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As our “fur kids” age, like us humans, they start developing debilitating conditions such as IVDD (Intervertebral Disk Disease). Some breeds are more susceptible than others. IVD degeneration is more prominent in chondrodystrophoid breeds than non- chondrodystrophoid breeds and more prevalent in older dogs than younger dogs. Dogs such as Dachshunds, Beagles, French Bulldogs, Labrador retrievers, the Pekingese, Pugs, Basset Hounds, Corgis, Cocker Spaniels and more have the highest incidence of this debilitating and painful disc herniation.
IVDD or what is commonly referred as a “back problem” in dogs is IVD displacement which is commonly the result of IVD degeneration.
Intervertebral discs are the cushions between each vertebrae of the spine. Each disc is made of a fibrous outer ring known as the anulous fibrosus that surrounds a an inner-gel known as the nucleus pulposus. The discs act like both shock absorbers and connectors, and are good at cushioning forces straight up and down the length of the spine, but are not as good as at cushioning twisting or diagonal forces. Overtime, the accumulative result of the twisting and diagonal forces contributes to the outer coating of a disc to rupture causing the gel to escape out and compress on the spinal cord. This causes intermittent pain and may also lead to complete paralysis.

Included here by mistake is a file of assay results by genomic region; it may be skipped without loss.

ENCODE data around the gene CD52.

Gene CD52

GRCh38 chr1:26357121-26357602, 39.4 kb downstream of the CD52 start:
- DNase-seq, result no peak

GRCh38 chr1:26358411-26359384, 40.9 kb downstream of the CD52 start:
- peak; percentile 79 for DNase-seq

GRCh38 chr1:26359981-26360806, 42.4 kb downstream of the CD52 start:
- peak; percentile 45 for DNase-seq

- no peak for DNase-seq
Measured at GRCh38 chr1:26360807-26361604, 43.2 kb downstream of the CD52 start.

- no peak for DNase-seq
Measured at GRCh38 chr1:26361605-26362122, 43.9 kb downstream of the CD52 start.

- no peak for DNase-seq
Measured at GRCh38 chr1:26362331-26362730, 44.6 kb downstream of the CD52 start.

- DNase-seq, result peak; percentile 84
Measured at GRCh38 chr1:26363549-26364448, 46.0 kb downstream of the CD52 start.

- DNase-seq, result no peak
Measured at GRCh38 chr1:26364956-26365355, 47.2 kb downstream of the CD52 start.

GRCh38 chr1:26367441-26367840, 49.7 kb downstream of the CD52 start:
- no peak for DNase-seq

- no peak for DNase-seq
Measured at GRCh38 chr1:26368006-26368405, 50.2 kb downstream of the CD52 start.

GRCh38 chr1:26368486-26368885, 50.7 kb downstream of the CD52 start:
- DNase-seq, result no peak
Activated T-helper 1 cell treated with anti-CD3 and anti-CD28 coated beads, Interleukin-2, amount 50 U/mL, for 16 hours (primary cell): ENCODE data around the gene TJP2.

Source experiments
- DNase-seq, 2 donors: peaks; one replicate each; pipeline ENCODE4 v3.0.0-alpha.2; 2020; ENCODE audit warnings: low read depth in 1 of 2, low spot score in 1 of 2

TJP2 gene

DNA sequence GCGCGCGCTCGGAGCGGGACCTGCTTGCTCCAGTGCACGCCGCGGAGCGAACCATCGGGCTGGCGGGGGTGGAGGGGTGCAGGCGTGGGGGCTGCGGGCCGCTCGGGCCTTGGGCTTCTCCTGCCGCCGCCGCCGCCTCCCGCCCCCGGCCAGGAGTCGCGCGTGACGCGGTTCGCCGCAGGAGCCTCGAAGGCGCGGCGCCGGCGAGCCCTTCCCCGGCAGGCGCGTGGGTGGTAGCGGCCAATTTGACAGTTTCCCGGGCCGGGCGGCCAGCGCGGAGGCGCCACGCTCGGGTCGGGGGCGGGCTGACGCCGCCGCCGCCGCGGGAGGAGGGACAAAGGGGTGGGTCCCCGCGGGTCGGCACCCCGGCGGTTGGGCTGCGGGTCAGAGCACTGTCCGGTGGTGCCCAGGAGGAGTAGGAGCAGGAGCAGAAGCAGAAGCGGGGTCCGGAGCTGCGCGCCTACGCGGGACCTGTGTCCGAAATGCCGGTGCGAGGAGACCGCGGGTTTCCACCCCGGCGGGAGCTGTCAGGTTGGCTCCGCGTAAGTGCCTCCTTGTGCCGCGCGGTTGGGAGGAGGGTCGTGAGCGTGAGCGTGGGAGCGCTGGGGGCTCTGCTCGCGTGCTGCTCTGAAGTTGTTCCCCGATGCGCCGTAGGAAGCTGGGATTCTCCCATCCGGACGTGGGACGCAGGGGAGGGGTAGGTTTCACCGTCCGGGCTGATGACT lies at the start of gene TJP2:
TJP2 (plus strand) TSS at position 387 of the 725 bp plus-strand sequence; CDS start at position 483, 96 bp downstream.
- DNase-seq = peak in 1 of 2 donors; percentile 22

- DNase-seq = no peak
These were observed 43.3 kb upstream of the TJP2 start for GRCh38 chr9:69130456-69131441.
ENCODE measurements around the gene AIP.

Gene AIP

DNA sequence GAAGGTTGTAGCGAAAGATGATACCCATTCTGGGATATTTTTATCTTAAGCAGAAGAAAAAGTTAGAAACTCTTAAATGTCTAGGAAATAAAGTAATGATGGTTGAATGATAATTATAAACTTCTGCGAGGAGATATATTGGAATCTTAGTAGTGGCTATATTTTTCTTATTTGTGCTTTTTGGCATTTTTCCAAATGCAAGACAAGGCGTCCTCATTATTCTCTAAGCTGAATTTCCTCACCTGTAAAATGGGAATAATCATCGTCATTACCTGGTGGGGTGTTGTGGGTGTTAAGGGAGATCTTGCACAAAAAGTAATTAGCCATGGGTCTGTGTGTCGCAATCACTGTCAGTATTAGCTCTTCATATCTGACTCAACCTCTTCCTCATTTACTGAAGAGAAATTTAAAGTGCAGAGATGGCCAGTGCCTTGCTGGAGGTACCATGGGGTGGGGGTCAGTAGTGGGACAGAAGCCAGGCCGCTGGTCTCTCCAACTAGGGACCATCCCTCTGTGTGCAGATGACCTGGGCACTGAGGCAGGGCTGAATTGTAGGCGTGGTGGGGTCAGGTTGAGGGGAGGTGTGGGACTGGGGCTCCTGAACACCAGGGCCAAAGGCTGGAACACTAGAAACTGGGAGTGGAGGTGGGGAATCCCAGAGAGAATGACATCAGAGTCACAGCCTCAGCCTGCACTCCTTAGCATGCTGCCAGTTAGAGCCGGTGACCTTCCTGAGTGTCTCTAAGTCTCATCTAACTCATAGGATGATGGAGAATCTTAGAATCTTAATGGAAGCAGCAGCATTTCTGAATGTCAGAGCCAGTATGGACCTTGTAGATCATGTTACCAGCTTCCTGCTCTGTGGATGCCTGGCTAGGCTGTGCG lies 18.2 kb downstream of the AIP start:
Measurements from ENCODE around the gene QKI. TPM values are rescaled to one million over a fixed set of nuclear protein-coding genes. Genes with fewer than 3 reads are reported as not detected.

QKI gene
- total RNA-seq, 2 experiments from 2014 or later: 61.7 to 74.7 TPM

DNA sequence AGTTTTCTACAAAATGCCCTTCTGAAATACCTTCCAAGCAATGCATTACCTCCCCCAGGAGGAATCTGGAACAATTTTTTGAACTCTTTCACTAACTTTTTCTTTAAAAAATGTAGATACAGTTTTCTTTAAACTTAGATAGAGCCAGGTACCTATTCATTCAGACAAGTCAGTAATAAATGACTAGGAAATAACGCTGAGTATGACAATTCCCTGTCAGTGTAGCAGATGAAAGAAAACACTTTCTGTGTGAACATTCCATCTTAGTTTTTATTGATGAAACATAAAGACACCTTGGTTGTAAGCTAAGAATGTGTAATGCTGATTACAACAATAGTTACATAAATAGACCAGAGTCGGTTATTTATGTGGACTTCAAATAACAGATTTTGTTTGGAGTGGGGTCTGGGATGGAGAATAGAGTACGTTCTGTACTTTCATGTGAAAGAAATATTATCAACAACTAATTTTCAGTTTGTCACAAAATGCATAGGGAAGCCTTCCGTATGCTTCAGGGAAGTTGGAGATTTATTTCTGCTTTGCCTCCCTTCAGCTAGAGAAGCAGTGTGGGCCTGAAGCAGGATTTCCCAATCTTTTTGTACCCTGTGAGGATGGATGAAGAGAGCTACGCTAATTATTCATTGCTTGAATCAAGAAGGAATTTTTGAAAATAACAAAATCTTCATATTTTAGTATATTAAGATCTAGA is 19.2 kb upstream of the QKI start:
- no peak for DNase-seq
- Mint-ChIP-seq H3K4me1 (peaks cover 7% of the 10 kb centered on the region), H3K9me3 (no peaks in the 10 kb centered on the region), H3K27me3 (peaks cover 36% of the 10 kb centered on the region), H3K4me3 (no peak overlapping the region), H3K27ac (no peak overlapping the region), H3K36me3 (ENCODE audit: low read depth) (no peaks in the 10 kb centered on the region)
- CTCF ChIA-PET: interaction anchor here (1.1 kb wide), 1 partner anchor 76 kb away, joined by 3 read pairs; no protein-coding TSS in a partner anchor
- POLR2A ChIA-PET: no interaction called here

Small to medium-sized breeds appear to be at an increased risk of developing IVDD and in particular those that are chondrodystrophoid. In the case of the Dachshund, they are at the greatest risk of developing IVDD more so than other breeds. Studies show that the Dachshund represents between 45-73% of all acute IVDD in dogs.
When IVDD occurs in Beagles, it is 10 times as more likely to target the cervical region than the thoracolumbar region. Studies show that 95% of French Bulldogs in America suffer from an abnormal spine so Frenchies. They start developing pain in the neck and or back between ages 4-8 years.
A misconception is that the Dachshunds’ long back causes IVDD. Chondrodystrophoid breeds, like Dachshunds, have an accelerated form of IVD degeneration. This predisposition results in herniation of the IVD and disc displacement known as Hansen I IVD herniations. Studies show that there is no correlation between back length and IVD degeneration. The main culprit behind IVDD in Dachshunds is the gene they carry that causes them to have short legs. That same gene known as chondrodystrophy causes the gel in the disc to become calcified and thus hard losing its elasticity.
Another remarkable finding, is that Chondrodystrophoid breed dogs (CD) with a shorter spine, larger height and a larger pelvic area are more susceptible to IVD herniation. Take the example of Labrador retrievers, their biomechanical and physical factors are different to that Dachshunds, yet, they typically present disc degeneration between ages 5-12 years.
Signs of IVDD in Dachshunds as is the case of all CD dogs are presented at early age. In general however, Dachshunds tend to have the widest discs of any breed. Moreover, they have discs that calcify as they age. Unfortunately, about a quarter of all Dachshunds will develop IVDD during their lifetime with the majority of them presenting disc degeneration between ages 3-7 years with age 4 being the most common age of occurrence.
The main signs of IVDD in dogs are that should be a red flag for owners include:
IMPORTANT: If you see any of these signs displayed in your Dachshund, act straight away, contact your vet and have him checked out.